Tuesday, 1 February 2011

Cook the Books : Sichuan Cookery - Hot and Numbing Chicken Slices

I am a big fan of Fuchsia Dunlop. You have to hand it to her, not many people would not only learn how to cook in the Sichuan way, but also learn the language so she could learn how to cook in the Sichuan. Amazing.
I’ve had her book “Sichuan Cookery” for a few years now, and am slowly (too slowly if you ask me) working my way though it.
The food of Sichuan has hooked me, I think it’s something to do with those peppers, they don’t attack you full on, but slowly oh so slowly they work their wonderful magic upon you, and instead of burning your mouth, they numb it. But in a fresh way, not a painful way. Well I do not find it painful, I enjoy the sensation.
I recently made a “master sauce”. It’s three weeks old now, so it will take many more months and uses for it to become how I want it. So after poaching a chicken in it, I let the chicken cool down, then sliced the meat very thinly, as I was a twitching to make this recipe again.
It’s great as a snack or part of an appetizer for dinner with friends. I did however forget to buy the spring onions, they add a good textural addition to the dish.

Hot and Numbing Chicken Slices by Fuchsia Dunlop

300g Cold cooked Chicken meat
4 Spring onions, white part only (if using)
4 tsp White sugar
2 tbsp Light Soy Sauce
2 – 4 Tbsp Chilli oil
1 tsp Sesame oil
½ tsp Ground roasted Sichuan peppercorns

  1. Cut the chicken into thin slices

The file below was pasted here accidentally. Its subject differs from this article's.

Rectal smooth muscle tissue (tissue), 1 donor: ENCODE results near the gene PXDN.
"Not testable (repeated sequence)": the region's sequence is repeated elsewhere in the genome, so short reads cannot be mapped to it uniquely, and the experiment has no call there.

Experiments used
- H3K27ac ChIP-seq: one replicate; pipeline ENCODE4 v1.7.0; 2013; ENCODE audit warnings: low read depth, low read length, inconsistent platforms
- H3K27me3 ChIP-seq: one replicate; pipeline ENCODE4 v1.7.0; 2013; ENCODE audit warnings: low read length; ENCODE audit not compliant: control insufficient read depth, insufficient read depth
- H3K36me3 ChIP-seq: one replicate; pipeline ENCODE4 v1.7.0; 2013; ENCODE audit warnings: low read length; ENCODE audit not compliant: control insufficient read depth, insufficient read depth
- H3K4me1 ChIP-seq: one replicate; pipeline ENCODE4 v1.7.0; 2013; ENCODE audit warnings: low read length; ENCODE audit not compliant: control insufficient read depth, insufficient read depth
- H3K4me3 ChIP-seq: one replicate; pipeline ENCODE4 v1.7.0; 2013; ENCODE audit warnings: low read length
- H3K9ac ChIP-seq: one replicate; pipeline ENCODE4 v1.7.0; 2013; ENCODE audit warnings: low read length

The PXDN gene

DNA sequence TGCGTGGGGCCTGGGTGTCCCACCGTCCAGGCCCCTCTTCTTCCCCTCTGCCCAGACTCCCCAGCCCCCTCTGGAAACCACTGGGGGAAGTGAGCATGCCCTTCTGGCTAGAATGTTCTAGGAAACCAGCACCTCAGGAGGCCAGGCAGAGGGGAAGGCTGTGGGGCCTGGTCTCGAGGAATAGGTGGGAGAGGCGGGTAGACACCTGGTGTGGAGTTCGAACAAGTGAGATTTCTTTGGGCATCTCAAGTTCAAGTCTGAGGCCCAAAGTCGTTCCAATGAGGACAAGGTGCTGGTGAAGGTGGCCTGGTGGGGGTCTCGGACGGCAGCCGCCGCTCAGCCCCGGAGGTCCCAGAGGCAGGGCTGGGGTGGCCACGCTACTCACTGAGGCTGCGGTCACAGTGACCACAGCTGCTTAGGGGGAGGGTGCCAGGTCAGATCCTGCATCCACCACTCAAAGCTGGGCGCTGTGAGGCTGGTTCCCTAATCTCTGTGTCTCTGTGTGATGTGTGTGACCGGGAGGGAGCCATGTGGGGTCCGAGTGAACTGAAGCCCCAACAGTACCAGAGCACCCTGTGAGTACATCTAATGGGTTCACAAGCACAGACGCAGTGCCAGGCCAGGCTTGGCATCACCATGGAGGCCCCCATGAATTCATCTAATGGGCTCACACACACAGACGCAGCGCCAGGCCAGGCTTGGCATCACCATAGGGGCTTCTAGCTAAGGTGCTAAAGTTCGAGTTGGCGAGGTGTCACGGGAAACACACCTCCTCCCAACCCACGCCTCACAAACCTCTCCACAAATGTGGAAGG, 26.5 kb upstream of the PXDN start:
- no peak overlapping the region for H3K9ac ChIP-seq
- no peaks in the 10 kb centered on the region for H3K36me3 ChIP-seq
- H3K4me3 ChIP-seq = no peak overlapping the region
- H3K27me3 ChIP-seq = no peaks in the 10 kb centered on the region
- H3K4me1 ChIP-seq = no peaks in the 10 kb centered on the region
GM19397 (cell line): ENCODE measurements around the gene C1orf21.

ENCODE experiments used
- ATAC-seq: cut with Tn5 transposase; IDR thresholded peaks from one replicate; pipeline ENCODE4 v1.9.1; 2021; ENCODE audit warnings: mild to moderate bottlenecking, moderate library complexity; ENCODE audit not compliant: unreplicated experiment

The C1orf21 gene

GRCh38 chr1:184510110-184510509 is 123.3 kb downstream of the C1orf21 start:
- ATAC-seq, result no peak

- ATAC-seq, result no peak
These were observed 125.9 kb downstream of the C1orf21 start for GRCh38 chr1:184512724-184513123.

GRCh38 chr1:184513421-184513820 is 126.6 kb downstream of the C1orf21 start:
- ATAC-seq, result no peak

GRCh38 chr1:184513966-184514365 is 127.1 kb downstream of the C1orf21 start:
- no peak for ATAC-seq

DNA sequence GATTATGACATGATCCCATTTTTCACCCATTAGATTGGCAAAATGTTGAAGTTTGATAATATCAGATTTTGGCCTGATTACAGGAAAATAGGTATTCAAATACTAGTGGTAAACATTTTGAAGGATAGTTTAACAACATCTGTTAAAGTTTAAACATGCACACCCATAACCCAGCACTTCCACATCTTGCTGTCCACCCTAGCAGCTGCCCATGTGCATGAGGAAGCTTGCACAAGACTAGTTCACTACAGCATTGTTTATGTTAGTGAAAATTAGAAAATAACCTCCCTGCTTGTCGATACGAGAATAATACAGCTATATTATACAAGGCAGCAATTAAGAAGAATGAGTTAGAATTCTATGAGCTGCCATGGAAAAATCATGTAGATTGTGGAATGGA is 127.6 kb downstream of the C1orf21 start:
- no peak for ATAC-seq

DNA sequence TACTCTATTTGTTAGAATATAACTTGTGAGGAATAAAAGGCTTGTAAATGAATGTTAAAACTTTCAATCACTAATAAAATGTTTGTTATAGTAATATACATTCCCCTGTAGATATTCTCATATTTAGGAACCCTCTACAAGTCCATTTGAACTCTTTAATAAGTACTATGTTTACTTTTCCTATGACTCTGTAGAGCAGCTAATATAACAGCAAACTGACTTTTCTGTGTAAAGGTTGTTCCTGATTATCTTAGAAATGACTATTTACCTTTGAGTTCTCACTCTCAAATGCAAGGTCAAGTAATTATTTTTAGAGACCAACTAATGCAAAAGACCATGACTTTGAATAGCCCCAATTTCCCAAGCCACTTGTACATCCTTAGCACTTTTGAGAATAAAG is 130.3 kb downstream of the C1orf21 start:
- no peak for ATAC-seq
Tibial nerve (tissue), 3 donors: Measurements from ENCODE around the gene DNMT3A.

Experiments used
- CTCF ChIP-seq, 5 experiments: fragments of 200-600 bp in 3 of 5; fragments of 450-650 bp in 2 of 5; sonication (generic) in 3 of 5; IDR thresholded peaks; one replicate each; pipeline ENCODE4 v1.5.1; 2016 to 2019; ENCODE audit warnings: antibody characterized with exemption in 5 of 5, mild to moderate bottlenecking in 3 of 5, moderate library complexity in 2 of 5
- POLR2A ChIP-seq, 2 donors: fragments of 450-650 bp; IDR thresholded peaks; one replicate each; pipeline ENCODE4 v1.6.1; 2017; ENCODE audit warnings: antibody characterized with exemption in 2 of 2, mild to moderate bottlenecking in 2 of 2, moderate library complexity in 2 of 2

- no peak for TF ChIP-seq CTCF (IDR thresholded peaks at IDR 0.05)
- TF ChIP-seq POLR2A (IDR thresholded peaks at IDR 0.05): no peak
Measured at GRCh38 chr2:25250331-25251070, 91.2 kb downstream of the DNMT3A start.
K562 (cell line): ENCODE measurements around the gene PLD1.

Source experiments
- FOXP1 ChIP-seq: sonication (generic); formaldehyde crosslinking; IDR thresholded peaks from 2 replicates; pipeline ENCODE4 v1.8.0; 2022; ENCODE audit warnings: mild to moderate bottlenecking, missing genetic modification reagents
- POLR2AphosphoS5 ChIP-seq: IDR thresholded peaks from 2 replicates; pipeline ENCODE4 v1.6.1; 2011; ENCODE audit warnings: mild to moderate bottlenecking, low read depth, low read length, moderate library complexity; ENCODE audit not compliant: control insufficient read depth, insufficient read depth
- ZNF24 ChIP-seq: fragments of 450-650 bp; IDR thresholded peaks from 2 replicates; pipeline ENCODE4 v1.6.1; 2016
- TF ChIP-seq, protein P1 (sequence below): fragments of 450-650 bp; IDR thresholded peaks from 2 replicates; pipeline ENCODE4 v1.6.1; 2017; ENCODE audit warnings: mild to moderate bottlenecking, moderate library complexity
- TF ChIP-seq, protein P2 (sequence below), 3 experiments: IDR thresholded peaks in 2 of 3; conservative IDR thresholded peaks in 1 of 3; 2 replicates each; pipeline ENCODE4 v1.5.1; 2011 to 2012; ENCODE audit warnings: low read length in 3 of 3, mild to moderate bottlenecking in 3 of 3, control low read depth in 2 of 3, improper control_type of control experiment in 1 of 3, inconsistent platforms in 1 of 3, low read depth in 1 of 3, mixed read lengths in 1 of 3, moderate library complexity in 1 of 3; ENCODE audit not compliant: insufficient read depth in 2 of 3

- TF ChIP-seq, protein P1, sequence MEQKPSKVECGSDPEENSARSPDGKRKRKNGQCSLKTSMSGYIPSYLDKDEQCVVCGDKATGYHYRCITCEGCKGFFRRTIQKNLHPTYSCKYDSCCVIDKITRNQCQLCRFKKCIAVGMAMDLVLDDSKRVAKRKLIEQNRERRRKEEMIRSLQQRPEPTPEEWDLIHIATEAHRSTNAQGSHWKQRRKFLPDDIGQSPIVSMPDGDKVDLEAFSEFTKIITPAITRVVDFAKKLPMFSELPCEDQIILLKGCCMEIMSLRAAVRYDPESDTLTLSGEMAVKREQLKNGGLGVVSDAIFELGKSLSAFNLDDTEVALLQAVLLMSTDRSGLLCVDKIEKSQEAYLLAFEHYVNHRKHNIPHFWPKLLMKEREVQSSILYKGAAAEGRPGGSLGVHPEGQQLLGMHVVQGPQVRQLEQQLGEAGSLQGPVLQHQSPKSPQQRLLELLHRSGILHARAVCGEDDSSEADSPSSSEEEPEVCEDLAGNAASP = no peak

2. Thinly slice the spring onions on the diagonal
  3. In a bowl, add the sugar, then the soy sauce. Stir to dissolve the sugar. Add the oils and stir.
  4. Place the spring onion and chicken slices on a plate.
  5. Sprinkle over the ground Sichuan pepper. Drizzle the sauce over the chicken and onion slices.
  6. Mix the chicken in with the sauce so every part is covered.
  7. Eat and enjoy.

Sichuan Cookery by Fuchsia Dunlop - Buy Here


Kay @ Chopstix2Steaknives said...

She is just amazing isn't she. I am also slowly, too slot poring through her book.

Tom said...

I have been struggling to learn some of the tradition behind CHinese cooking and think I may have to get some of Fuschia's books.

She seems to be pretty much the best thing out there for htose of us who don't have chinese grandmothers!

Mzungu said...

Kay - I think it is more laziness on my part as to why I haven't done more of her recipes.

Tom - Oh yes we would all love to have a Chinese Grandmother. But for us unlucky souls there are Gal's like Fuchsia and the late Yan Kit So. I don't have any of her books, but her recipes are very good and all chefs rave about her.